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I, among hundreds of others, have been forced to change my name to something Facebook has arbitrarily deemed to be more appropriate and many of us have had to send in copies of a government issued ID.
Facebook has been hunting down and locking out any of it's users who "appear not to be using their real name."

This is not just inconvenient it is also incredibly problematic and very dangerous.
Facebook is not a government agency, it is not the DMV, it does not require a credit score or a background check. Facebook is a social media network and there is NO actual rationale or justification for its users' names and identities to be policed.

Many people are being affected by this: entertainers, authors, bloggers, screenwriters, DJ's, nightlife promoters and performers and anyone else using a professional pseudonym.

However, many have been forced to leave Facebook altogether since being forced to use their legal name has made it no longer safe for them.
:: Quite a few users have left since their legal name appearing on their profile will allow them to be serchable to their employer and others, risking their livelihoods.
::Members of the LGBTQ and specifically trans communities are being forced to use names which do not match their gender or their identity (Ironically enough, it was just last year that Facebook made available gender neutral pronouns as well a myriad of 60+ gender identities. Why can I have "they/them/their" pronouns and identify as non-binary but not use my chosen name?).
::Survivors of rape, assault, domestic abuse, stalking and other offenses and violations will now be easily searchable to their abusers.

Facebook: there are countless reasons to use an alias on a social media network, but none of them are the network's business. Take it from Tumblr, Instagram, Twitter, Vine, Pinterest and Google + (who had to learn the hard way) this is not a battle worth fighting.

When I can buy a house, rent a car or take out a loan using my Facebook account I will understand the need for this. But until then this must be stopped.

Facebook has begun vigorous enforcement of its “name policy,” requiring all users of the social network to provide their real names—those “listed on your credit card, driver’s license or student ID.” The policy is not new—Facebook has long asked for users’ “real names” at registration—but it has come under new fire after Facebook disabled the profile of San Francisco LGBT activist and drag queen Sister Roma last week, forcing her to post under her legal name “Michael Williams.”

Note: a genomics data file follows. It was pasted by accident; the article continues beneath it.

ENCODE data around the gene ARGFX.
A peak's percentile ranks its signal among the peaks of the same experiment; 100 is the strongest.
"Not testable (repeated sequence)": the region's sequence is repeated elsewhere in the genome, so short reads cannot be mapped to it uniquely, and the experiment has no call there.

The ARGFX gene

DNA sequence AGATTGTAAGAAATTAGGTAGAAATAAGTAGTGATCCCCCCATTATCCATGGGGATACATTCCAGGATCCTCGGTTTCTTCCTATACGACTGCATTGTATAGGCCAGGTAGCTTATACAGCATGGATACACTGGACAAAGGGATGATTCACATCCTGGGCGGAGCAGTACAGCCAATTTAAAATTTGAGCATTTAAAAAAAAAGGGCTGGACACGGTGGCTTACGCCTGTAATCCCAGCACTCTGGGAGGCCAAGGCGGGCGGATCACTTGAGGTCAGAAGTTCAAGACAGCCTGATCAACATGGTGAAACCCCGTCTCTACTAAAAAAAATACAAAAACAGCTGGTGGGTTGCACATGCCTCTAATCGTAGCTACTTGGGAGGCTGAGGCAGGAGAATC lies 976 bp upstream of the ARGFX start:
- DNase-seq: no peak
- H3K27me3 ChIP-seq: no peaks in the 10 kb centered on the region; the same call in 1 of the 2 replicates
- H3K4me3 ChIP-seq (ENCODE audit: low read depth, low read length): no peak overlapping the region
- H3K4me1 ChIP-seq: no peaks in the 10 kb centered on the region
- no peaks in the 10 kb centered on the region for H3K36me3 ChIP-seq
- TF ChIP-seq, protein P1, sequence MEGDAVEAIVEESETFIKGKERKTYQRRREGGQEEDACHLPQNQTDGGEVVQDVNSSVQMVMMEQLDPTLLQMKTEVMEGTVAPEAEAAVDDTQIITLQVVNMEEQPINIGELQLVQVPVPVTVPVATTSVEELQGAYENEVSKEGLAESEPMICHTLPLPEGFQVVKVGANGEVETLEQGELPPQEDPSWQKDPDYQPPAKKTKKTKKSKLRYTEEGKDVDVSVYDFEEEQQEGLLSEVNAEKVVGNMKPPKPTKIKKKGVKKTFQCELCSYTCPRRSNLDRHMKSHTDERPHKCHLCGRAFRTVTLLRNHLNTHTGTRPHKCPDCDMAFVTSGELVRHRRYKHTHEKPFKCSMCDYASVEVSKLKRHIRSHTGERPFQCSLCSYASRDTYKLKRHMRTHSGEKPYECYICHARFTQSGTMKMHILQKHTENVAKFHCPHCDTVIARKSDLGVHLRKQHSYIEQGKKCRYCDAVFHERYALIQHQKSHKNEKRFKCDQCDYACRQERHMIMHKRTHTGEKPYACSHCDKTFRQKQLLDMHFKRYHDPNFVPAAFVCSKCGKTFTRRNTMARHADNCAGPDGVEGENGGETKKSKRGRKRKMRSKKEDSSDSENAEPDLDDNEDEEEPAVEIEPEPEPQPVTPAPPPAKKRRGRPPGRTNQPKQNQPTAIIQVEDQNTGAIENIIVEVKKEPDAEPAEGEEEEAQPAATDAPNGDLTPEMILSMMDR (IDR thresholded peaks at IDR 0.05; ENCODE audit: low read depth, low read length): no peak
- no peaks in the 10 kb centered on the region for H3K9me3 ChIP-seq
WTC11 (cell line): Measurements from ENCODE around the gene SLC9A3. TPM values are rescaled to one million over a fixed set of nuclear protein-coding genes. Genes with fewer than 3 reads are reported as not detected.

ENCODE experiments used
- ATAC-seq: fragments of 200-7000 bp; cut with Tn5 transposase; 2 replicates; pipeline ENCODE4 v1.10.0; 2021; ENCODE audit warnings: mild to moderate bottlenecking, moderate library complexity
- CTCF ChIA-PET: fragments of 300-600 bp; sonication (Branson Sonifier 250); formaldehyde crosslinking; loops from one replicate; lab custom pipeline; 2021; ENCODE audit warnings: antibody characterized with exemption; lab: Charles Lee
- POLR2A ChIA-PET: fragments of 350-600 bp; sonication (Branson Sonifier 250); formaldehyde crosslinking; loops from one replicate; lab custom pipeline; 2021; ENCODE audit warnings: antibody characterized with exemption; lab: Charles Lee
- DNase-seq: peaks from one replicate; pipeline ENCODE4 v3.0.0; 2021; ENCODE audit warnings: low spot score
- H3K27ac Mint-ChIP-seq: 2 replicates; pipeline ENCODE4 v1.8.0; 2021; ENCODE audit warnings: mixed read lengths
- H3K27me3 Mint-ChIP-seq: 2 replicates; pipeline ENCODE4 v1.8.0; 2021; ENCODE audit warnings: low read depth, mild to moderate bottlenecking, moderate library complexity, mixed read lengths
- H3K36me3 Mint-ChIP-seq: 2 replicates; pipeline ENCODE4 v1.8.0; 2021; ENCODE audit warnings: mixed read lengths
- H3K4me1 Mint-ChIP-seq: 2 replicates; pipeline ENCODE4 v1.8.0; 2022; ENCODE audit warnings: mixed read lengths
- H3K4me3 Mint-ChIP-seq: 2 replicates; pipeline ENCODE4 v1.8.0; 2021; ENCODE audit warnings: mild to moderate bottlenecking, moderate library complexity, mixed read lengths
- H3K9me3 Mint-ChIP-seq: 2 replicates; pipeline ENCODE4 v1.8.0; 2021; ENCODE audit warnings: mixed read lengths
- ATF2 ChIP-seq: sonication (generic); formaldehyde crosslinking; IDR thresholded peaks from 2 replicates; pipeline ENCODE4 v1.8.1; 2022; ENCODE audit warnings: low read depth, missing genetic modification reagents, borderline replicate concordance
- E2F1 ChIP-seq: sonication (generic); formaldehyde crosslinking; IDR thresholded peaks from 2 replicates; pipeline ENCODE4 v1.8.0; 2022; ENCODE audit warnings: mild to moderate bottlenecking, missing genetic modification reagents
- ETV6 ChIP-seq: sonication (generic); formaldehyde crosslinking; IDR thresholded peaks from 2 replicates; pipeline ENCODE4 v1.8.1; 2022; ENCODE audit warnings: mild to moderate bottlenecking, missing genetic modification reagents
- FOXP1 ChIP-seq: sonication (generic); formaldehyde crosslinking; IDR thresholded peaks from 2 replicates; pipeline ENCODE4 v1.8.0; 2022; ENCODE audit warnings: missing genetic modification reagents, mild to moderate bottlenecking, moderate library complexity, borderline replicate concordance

The social media outrage was almost immediate. An online petition on demanding Facebook change its policy has already garnered18,300 signatures. Today, Facebook representatives met with members of the drag and LGBT communities in San Francisco. Regardless of the outcome of today’s meeting at Facebook HQ, (I’m pessimistic considering the protesters only got to meet with Facebook’s “PR and Pride” teams), these people’s lives have already been impacted by Facebook’s enforcement policy.

I should know. I haven’t been able to use my personal profile on Facebook since Aug. 27 when it was shut down.

Much like Sister Roma, Facebook told me that their “systems indicated that [my] account may not be authentic based on a variety of factors” and I was blocked from Facebook on Aug. 26; I would have to submit a “scanned image or digital picture” of a “government-issued ID” (pursuant to their updated ID policy) to the Facebook Help and Support Center in order to regain access. After changing the name on my profile to match the name on my ID, a representative for Facebook twice referred me to the name policy about “titles of any kind,” implying that “Yitz”—my Hebrew name, which I have used since conversion to Judaism nearly 15 years ago—was a “religious title.” After sending in two additional pieces of supplementary ID reflecting my new name (the one on all of my IDs), I was warned that Facebook’s Support Center would simply “not respond” to me any longer. (Update: To clarify, my profile was re-enabled with my birth name after sending Facebook my personal identification information. However, given that I have used my Hebrew name for over a decade, I could no longer interact on Facebook with a community who didn’t recognize me. I took down my profile photo as a result.)

Today: kara is counting on you

kara matthews needs your help with “President of the United States: PETITION FACEBOOK STOP REQUIRING FOR REAL NAMES”. Join kara and 12 supporters today.